Late last year, fibrous dysplasia (FD) took an unprecedented spotlight. News outlets large and small told the story of 14 year-old Emanuel Zaya. The Cuban teen was suffering with a 10-pound bone tumor on his face. The story attributed Emanuel’s condition to FD. Consequently, this rare bone disease went viral as the public became invested in Zaya’s fate.
According to Emanuel Zaya’s mother, she noticed a bone condition in his left arm and leg when he was four years old. He managed his condition well until age eleven, three years ago, when a “pimple” appeared on his nose. Instead of clearing up after a few days, it continued to grow. The family visited every doctor they could find, but none were able to help relieve Emanuel’s pain and distress. Though the growth was benign, experts feared that the weight pressing on Emanuel’s neck and trachea could be life threatening. He was unable to breathe through his nose, and had difficulty eating and seeing because of the growth.
Whether or not this was FD, the FD Community Cared
The FD/MAS community immediately began following the story, rooting for one of their own. But from the beginning, some community members including researchers noted that while some of Emanuel’s symptoms sounded like FD, the facial tumor that threatened his life seemed atypical for a craniofacial FD tumor. Nevertheless, his struggles with surgery and facial deformity were familiar to so many in the FD/MAS community, that our hearts went out to him and his family.
The Zayas were able to secure a medical visa which allowed them to travel to the US for surgery at Holtz Children’s Hospital in Miami. The Jackson Health Foundation raised money to help the family cover the $200,000 procedure. On January 12th, 2018 Dr. Robert Marx, chief of oral and maxillofacial surgery at University of Miami, led a team of surgeons who volunteered their time in a 12 hour surgery to remove the growth. “This was probably the most technically difficult surgery I have ever done,” Marx reported to MSNBC’s Today, “The tumor was exceedingly vascular and we were controlling bleeding every minute.”
Initially, the surgery seemed successful.
Dr. Marx reported that Emanuel was in the ICU recovering and commended his team for their hard work. Cell samples were sent for testing to Drs. Kirsten Pan and Michael Collins of the NIH and Drs. Michael Whyte of Shriners Children’s Hospital of Tampa and Steve Mumm of Washington University of St Louis. Initial genetic testing was negative for the GNAS mutation that causes FD/MAS. Further testing is ongoing.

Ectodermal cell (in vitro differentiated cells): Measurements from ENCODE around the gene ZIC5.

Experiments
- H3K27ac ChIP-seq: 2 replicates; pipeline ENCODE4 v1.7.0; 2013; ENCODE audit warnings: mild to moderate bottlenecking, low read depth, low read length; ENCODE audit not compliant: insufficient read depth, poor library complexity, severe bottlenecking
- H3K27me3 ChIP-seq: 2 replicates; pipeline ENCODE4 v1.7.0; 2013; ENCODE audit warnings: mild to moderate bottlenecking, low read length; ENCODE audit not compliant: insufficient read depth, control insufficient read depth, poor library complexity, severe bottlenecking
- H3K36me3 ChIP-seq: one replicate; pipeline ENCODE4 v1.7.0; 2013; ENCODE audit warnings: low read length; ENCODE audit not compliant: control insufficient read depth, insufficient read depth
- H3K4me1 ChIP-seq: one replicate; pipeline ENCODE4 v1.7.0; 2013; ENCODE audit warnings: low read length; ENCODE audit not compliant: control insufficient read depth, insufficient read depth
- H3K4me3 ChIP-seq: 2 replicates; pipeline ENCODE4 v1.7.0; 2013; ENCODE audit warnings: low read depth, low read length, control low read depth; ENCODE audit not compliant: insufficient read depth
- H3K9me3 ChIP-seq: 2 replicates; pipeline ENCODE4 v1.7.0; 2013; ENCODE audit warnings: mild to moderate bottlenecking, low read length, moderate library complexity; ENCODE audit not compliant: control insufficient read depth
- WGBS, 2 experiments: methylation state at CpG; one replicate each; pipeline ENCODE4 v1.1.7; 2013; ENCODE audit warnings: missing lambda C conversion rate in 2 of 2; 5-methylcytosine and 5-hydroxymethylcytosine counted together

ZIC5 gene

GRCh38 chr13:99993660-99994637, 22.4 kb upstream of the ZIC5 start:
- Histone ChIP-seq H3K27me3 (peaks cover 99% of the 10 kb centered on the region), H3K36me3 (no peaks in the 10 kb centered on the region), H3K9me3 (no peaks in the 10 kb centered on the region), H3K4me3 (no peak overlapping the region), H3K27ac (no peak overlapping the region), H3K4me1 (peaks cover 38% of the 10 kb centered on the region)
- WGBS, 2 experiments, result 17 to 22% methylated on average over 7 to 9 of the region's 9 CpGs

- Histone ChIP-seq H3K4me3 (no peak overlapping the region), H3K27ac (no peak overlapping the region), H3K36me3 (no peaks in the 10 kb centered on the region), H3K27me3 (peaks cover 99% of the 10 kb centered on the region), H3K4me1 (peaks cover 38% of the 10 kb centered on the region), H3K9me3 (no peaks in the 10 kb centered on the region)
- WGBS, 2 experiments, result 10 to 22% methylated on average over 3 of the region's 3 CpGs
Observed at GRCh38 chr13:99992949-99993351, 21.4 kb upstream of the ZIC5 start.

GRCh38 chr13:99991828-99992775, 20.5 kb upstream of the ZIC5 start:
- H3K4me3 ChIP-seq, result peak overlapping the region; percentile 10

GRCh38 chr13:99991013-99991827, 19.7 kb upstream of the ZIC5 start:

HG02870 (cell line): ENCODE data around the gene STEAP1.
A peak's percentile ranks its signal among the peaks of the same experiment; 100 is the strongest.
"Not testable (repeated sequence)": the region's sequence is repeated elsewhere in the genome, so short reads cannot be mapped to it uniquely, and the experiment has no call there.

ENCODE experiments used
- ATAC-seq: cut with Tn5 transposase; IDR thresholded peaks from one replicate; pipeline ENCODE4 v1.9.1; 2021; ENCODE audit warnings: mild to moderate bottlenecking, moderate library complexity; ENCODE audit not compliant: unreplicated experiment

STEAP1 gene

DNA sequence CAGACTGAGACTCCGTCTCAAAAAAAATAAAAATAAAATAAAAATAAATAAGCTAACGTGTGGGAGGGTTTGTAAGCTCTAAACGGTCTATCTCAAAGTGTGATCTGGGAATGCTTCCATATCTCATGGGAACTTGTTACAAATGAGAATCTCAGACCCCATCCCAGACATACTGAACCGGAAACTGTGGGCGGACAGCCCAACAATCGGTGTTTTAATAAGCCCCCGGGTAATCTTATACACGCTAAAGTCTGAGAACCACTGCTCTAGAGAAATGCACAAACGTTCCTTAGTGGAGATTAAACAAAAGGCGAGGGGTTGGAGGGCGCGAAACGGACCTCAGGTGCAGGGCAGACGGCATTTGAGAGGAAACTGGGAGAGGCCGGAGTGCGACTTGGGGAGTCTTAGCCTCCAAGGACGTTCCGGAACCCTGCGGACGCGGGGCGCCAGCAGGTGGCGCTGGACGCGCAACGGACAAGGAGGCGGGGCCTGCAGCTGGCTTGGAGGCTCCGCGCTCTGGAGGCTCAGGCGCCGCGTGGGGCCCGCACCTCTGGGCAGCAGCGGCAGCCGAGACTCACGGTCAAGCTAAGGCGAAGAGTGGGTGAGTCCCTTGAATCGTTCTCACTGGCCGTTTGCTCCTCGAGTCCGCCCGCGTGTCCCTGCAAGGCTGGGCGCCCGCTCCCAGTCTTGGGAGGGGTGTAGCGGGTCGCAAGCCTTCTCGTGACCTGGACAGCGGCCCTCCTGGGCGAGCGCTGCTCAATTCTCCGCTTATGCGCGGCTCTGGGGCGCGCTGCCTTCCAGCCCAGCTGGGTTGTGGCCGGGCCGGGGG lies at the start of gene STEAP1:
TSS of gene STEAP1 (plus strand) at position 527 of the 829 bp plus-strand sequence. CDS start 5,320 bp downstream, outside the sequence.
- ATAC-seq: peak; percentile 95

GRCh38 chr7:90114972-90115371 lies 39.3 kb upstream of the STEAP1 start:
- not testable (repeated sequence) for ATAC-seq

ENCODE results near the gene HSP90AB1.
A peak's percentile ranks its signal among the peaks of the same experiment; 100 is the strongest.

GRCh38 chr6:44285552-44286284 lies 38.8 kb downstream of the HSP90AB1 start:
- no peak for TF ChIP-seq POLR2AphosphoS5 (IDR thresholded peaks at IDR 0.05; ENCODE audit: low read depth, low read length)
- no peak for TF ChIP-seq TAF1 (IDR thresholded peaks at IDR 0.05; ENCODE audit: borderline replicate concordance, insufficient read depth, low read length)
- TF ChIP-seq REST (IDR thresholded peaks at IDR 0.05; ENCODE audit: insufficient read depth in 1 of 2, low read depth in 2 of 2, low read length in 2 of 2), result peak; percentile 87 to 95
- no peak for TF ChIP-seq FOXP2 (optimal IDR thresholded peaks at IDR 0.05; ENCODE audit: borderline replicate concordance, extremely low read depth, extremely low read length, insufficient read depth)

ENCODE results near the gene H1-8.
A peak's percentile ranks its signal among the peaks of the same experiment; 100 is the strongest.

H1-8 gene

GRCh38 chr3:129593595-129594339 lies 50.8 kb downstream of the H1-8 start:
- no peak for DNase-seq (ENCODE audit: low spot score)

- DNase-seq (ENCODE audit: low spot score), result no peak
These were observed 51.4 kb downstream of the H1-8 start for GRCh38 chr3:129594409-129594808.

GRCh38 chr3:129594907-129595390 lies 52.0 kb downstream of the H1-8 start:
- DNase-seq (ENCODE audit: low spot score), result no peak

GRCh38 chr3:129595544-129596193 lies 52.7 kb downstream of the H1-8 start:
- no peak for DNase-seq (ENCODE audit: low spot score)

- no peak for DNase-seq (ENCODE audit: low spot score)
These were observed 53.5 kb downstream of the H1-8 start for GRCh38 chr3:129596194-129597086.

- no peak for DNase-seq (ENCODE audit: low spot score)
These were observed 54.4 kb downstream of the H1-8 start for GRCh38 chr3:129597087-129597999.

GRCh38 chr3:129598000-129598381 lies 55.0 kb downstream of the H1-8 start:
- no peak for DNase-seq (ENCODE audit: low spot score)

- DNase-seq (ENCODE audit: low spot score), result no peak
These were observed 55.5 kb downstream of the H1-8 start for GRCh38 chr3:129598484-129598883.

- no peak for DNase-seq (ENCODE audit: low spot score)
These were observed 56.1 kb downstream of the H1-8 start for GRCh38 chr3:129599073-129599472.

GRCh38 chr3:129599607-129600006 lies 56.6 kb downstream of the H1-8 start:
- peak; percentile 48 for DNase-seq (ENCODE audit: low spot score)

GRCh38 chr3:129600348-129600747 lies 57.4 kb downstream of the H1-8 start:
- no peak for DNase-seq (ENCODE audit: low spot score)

The rare bone community continued to root for Emanuel as he fought to recover. Dr. Marx planned to continue pursuing genetic testing and histopathology to determine the diagnosis of Emanuel’s baseline bone issue, and to treat Emanuel with the best medicine available considering the many questions surrounding his condition.
Days later, Emanuel’s Condition took a turn for the worse
Sadly, the physiological stress of the procedure proved to be too great for the young man. Days after the operation, Emanuel began to experience kidney and lung failure, which eventually lead to his passing. It is always sad to lose a life, but it is especially tragic to lose someone so young, brave, and full of promise.
The Zaya family was grateful to Dr. Marx and all who had helped their son at a chance of recovery. A spokesperson for the family shared words of hope and healing on Facebook, “we really believe that Emanuel effectively received a complete healing and that now he has a perfect sweet face, and two legs that work, and that he is running and jumping and having fun in heaven right now.” The Zayas have decided to donate Emanuel’s body to research with the goal of learning more about rare bone conditions.
The FD/MAS community mourns for Emanuel and his family. “We are heartbroken to hear of Emanuel’s passing,” said Deanna Portero, FDF’s Executive Director, “Even if this was not FD, we feel great empathy for this family, and the entire FD/MAS community sends our deepest condolences.” The FDF will be sending a letter of condolence to the Zayas and we welcome any messages of comfort and signatures that the FD/MAS community would like to include. To express your condolences, click here.